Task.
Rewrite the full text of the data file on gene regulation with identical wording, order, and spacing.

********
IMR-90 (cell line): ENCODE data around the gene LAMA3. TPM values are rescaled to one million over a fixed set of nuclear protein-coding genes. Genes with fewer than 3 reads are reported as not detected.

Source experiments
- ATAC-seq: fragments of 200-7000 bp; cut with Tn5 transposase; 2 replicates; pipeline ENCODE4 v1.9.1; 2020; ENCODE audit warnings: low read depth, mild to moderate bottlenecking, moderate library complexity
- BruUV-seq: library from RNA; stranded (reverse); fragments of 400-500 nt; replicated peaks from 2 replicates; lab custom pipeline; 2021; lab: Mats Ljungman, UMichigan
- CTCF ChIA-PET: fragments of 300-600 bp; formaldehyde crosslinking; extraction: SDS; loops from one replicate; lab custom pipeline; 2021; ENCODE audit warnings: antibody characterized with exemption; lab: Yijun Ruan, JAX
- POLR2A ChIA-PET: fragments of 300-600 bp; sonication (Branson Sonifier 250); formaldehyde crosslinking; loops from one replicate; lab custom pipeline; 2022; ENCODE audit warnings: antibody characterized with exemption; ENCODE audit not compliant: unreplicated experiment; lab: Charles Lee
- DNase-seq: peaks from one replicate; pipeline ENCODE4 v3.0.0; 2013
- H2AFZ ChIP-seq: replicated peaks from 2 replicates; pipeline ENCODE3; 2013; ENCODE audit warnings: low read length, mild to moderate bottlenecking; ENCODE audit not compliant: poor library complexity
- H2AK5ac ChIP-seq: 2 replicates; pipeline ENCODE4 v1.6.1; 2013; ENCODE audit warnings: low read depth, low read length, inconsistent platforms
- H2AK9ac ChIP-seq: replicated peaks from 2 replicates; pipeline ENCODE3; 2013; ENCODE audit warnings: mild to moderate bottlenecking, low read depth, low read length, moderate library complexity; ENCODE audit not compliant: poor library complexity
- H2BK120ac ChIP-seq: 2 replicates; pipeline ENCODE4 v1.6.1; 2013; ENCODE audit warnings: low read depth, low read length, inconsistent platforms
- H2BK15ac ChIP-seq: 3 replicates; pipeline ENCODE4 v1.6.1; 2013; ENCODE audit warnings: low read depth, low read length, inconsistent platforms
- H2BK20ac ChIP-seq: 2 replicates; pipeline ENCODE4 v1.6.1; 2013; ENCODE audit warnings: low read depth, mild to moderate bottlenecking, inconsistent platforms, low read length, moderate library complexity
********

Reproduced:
IMR-90 (cell line): ENCODE data around the gene LAMA3. TPM values are rescaled to one million over a fixed set of nuclear protein-coding genes. Genes with fewer than 3 reads are reported as not detected.

Source experiments
- ATAC-seq: fragments of 200-7000 bp; cut with Tn5 transposase; 2 replicates; pipeline ENCODE4 v1.9.1; 2020; ENCODE audit warnings: low read depth, mild to moderate bottlenecking, moderate library complexity
- BruUV-seq: library from RNA; stranded (reverse); fragments of 400-500 nt; replicated peaks from 2 replicates; lab custom pipeline; 2021; lab: Mats Ljungman, UMichigan
- CTCF ChIA-PET: fragments of 300-600 bp; formaldehyde crosslinking; extraction: SDS; loops from one replicate; lab custom pipeline; 2021; ENCODE audit warnings: antibody characterized with exemption; lab: Yijun Ruan, JAX
- POLR2A ChIA-PET: fragments of 300-600 bp; sonication (Branson Sonifier 250); formaldehyde crosslinking; loops from one replicate; lab custom pipeline; 2022; ENCODE audit warnings: antibody characterized with exemption; ENCODE audit not compliant: unreplicated experiment; lab: Charles Lee
- DNase-seq: peaks from one replicate; pipeline ENCODE4 v3.0.0; 2013
- H2AFZ ChIP-seq: replicated peaks from 2 replicates; pipeline ENCODE3; 2013; ENCODE audit warnings: low read length, mild to moderate bottlenecking; ENCODE audit not compliant: poor library complexity
- H2AK5ac ChIP-seq: 2 replicates; pipeline ENCODE4 v1.6.1; 2013; ENCODE audit warnings: low read depth, low read length, inconsistent platforms
- H2AK9ac ChIP-seq: replicated peaks from 2 replicates; pipeline ENCODE3; 2013; ENCODE audit warnings: mild to moderate bottlenecking, low read depth, low read length, moderate library complexity; ENCODE audit not compliant: poor library complexity
- H2BK120ac ChIP-seq: 2 replicates; pipeline ENCODE4 v1.6.1; 2013; ENCODE audit warnings: low read depth, low read length, inconsistent platforms
- H2BK15ac ChIP-seq: 3 replicates; pipeline ENCODE4 v1.6.1; 2013; ENCODE audit warnings: low read depth, low read length, inconsistent platforms
- H2BK20ac ChIP-seq: 2 replicates; pipeline ENCODE4 v1.6.1; 2013; ENCODE audit warnings: low read depth, mild to moderate bottlenecking, inconsistent platforms, low read length, moderate library complexity